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Development and assessment of a multiplex real-time PCR assay for quantification of human immunodeficiency virus type 1 DNA.

https://arctichealth.org/en/permalink/ahliterature89109
Source
J Clin Microbiol. 2009 Jul;47(7):2194-9
Publication Type
Article
Date
Jul-2009
Author
Beloukas A.
Paraskevis D.
Haida C.
Sypsa V.
Hatzakis A.
Author Affiliation
Department of Hygiene, Epidemiology and Medical Statistics, Medical School, University of Athens, Athens, Greece.
Source
J Clin Microbiol. 2009 Jul;47(7):2194-9
Date
Jul-2009
Language
English
Publication Type
Article
Abstract
Previous studies showed that high levels of human immunodeficiency virus type 1 (HIV-1) DNA are associated with a faster progression to AIDS, an increased risk of death, and a higher risk of HIV RNA rebound in patients on highly active antiretroviral therapy. Our objective was to develop and assess a highly sensitive real-time multiplex PCR assay for the quantification of HIV-1 DNA (RTMP-HIV) based on molecular beacons. HIV-1 DNA quantification was carried out by RTMP in a LightCycler 2.0 apparatus. HIV-1 DNA was quantified in parallel with CCR5 as a reference gene, and reported values are numbers of HIV-1 DNA copies/10(6) peripheral blood mononuclear cells (PBMCs). The clinical sensitivity of the assay was assessed for 115 newly diagnosed HIV-1-infected individuals. The analytical sensitivity was estimated to be 12.5 copies of HIV-1 DNA per 10(6) PBMCs, while the clinical sensitivity was 100%, with levels ranging from 1.23 to 4.25 log(10) HIV-1 DNA copies/10(6) PBMCs. In conclusion, we developed and assessed a new RTMP-HIV assay based on molecular beacons, using a LightCycler 2.0 instrument. This multiplex assay has comparable sensitivity, reproducibility, and accuracy to single real-time PCR assays.
PubMed ID
19420173 View in PubMed
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Quantitative detection of the M204V hepatitis B virus minor variants by amplification refractory mutation system real-time PCR combined with molecular beacon technology.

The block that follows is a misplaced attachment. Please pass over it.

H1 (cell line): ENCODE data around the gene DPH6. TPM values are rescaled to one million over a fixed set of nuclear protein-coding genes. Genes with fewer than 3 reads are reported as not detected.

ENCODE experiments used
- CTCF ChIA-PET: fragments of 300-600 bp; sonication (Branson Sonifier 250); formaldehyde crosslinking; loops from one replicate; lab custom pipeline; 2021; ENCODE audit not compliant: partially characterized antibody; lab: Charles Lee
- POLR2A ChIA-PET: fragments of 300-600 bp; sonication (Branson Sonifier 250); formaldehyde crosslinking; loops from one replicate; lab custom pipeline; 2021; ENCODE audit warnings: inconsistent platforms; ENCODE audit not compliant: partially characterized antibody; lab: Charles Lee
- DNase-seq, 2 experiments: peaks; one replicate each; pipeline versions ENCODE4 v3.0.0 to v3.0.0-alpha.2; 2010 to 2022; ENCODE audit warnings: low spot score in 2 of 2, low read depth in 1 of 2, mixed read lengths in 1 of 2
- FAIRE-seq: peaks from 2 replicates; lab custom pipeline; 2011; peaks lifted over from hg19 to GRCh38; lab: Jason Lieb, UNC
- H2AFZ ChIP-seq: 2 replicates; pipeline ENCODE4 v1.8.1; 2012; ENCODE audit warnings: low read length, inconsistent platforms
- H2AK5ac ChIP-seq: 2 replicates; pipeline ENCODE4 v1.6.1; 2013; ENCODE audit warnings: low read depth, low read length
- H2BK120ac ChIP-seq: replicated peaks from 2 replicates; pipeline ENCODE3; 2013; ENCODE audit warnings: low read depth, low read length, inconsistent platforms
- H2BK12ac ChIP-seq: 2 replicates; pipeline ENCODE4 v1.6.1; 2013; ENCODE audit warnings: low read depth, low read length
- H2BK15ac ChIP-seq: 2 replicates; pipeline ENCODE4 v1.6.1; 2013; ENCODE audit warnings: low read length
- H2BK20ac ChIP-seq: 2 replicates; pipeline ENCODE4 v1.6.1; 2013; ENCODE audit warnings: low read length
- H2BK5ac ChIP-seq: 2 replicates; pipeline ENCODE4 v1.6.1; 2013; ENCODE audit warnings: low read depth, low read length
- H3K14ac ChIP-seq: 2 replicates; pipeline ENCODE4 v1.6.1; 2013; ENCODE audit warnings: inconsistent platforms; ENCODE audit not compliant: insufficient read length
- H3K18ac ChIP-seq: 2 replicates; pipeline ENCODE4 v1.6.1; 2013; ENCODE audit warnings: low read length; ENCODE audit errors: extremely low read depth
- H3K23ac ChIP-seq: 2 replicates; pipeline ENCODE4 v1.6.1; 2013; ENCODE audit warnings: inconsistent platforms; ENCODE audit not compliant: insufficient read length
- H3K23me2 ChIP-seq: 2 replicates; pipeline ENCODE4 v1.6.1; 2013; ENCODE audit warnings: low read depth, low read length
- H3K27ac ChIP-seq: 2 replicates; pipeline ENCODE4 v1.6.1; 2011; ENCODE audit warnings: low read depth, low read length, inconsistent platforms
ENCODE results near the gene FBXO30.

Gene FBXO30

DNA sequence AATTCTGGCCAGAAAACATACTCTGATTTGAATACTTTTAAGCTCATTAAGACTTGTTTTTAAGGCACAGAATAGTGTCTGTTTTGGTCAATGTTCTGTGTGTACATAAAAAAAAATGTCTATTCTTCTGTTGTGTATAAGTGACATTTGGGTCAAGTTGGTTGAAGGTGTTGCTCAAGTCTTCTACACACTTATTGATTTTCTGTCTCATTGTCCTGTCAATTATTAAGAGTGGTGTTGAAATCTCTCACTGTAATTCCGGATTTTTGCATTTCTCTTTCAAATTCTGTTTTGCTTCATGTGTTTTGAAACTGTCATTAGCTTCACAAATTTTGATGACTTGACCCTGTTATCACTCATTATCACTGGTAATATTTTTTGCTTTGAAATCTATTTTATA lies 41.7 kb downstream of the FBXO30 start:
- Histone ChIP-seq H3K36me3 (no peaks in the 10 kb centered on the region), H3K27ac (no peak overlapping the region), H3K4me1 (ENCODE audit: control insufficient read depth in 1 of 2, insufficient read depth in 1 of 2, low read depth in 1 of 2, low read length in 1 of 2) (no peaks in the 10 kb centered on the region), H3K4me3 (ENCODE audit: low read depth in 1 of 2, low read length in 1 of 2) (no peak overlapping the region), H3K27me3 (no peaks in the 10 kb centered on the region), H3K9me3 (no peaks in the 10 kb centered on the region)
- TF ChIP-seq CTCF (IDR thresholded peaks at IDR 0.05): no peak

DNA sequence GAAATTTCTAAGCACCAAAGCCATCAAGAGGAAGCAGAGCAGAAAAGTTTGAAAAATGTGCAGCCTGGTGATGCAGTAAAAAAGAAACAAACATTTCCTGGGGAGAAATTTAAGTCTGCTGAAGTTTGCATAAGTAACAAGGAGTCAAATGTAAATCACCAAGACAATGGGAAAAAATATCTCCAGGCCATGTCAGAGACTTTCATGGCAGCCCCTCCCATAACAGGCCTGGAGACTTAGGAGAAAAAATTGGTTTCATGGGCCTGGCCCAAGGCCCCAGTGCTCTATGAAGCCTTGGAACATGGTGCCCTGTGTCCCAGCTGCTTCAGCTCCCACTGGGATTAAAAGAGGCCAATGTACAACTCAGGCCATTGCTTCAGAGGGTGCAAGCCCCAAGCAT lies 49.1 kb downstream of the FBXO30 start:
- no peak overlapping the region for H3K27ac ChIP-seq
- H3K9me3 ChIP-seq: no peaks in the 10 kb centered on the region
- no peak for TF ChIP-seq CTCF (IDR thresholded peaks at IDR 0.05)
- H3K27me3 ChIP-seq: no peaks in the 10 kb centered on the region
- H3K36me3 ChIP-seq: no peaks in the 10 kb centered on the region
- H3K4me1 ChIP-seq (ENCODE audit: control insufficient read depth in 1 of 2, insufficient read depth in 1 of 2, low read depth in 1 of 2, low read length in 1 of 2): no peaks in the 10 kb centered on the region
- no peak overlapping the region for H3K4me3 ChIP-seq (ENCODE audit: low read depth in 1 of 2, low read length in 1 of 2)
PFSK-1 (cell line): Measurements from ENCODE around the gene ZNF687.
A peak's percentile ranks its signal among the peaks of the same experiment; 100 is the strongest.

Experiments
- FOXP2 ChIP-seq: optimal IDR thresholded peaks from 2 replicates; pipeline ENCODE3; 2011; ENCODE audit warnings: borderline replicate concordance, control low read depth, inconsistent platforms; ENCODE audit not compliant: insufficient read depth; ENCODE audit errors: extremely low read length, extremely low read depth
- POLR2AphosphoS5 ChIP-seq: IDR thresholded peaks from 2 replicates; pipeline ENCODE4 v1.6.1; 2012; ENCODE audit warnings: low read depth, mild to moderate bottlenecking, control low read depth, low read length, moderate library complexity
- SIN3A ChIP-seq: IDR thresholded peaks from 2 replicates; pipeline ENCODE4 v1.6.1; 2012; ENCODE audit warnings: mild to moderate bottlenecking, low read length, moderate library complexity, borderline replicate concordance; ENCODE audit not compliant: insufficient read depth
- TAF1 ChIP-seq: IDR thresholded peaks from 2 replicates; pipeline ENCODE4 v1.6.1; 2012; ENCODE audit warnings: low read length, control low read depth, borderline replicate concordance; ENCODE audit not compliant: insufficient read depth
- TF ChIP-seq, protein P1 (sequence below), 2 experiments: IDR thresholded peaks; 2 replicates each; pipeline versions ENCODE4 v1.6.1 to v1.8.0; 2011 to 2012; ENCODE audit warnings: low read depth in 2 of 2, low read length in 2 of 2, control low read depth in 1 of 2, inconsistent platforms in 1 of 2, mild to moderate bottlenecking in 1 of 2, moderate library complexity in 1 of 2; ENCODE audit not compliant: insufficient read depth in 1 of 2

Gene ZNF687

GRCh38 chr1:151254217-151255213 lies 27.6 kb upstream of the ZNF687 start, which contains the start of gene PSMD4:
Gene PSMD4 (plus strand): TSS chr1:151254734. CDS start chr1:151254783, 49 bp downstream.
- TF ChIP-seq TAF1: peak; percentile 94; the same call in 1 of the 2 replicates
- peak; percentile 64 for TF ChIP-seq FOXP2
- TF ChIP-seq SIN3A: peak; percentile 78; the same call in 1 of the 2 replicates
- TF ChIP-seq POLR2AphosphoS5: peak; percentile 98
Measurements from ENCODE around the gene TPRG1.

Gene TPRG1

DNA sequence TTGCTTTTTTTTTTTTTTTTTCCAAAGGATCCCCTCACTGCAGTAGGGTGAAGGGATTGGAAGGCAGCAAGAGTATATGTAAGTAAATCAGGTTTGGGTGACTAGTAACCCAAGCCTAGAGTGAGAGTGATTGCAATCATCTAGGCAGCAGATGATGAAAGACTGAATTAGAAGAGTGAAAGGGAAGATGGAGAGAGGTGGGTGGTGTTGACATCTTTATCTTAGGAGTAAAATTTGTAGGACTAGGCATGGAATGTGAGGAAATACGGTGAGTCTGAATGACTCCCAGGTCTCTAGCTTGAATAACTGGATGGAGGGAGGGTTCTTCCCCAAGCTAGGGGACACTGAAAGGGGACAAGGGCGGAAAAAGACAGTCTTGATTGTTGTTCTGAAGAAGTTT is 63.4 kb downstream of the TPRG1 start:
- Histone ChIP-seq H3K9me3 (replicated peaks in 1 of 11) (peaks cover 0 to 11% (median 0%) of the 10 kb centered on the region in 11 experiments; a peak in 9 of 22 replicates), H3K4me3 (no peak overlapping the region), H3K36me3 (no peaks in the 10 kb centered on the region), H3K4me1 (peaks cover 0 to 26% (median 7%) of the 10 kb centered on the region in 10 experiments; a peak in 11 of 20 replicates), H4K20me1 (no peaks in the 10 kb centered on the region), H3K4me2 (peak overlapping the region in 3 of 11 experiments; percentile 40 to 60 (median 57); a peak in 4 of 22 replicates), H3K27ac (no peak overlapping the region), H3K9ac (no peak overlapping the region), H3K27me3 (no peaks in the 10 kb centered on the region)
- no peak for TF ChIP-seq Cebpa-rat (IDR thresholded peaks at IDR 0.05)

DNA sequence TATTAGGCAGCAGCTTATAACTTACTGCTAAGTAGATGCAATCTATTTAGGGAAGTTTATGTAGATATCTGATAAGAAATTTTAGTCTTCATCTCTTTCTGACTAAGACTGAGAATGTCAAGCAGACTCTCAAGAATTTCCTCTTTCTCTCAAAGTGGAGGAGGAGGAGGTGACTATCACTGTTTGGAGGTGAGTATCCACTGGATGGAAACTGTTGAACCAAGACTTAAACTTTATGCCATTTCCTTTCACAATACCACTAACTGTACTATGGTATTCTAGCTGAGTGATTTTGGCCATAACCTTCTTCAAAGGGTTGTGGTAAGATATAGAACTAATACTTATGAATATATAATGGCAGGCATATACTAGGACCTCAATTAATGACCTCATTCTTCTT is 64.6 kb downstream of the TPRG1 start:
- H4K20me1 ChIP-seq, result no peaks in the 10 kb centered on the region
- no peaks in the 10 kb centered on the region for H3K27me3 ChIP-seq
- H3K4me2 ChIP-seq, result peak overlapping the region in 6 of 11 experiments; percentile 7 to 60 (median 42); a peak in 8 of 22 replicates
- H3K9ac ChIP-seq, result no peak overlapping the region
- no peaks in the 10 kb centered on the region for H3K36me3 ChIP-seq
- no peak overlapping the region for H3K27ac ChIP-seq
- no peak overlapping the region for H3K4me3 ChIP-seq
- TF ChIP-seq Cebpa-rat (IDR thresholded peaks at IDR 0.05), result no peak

https://arctichealth.org/en/permalink/ahliterature88584
Source
J Clin Microbiol. 2009 Aug;47(8):2544-50
Publication Type
Article
Date
Aug-2009
Author
Ntziora F.
Paraskevis D.
Haida C.
Magiorkinis E.
Manesis E.
Papatheodoridis G.
Manolakopoulos S.
Beloukas A.
Chryssoy S.
Magiorkinis G.
Sypsa V.
Hatzakis A.
Author Affiliation
Department of Hygiene, Epidemiology and Medical Statistics, Athens University, Greece.
Source
J Clin Microbiol. 2009 Aug;47(8):2544-50
Date
Aug-2009
Language
English
Publication Type
Article
Abstract
Mutations in the highly conserved tyrosine-methionine-aspartate-aspartate (YMDD) motif are frequently associated with resistance to antivirals and represent a major concern in the treatment of hepatitis B virus (HBV) infection. Conventional methods fail to detect minority populations of drug-resistant viral quasispecies if they represent less than 25% of the total sample virus population. The amplification refractory mutation system real-time PCR (ARMS RT-PCR) was combined with molecular beacon technology using the LightCycler system. The samples from HBV patients selected for assay evaluation included (i) 57 samples from treatment-na?ve patients for biological discriminatory ability (cutoff) estimation, (ii) 12 samples from patients with treatment failure that were M204V positive by sequencing, and (iii) 13 samples from patients with treatment failure that were negative for mutation at codon 204 by sequencing. The discriminatory ability of the assay was 0.25% when tested with laboratory-synthesized DNA target sequences. The median mutant-to-wild-type ratio for samples from naive patients tested positive for the wild type and for mutant variants was 0.01% (5th and 95th percentiles = 0.0001 and 0.04%, respectively). A value of 0.04% was selected as the biological cutoff of the assay of clinical samples. In all samples M204V positive by sequencing (12/12), the mutant variant was detected as the predominant population (range, 82.76 to 99.43%). Interestingly, in 5 (38%) of 13 samples negative by sequencing, the M204V variant was detected at a ratio above the biological cutoff (0.05 to 28%). The assay represents an efficient technique for the early detection and quantification of M204V variants before mutant strains emerge to dominate the population.
PubMed ID
19553583 View in PubMed
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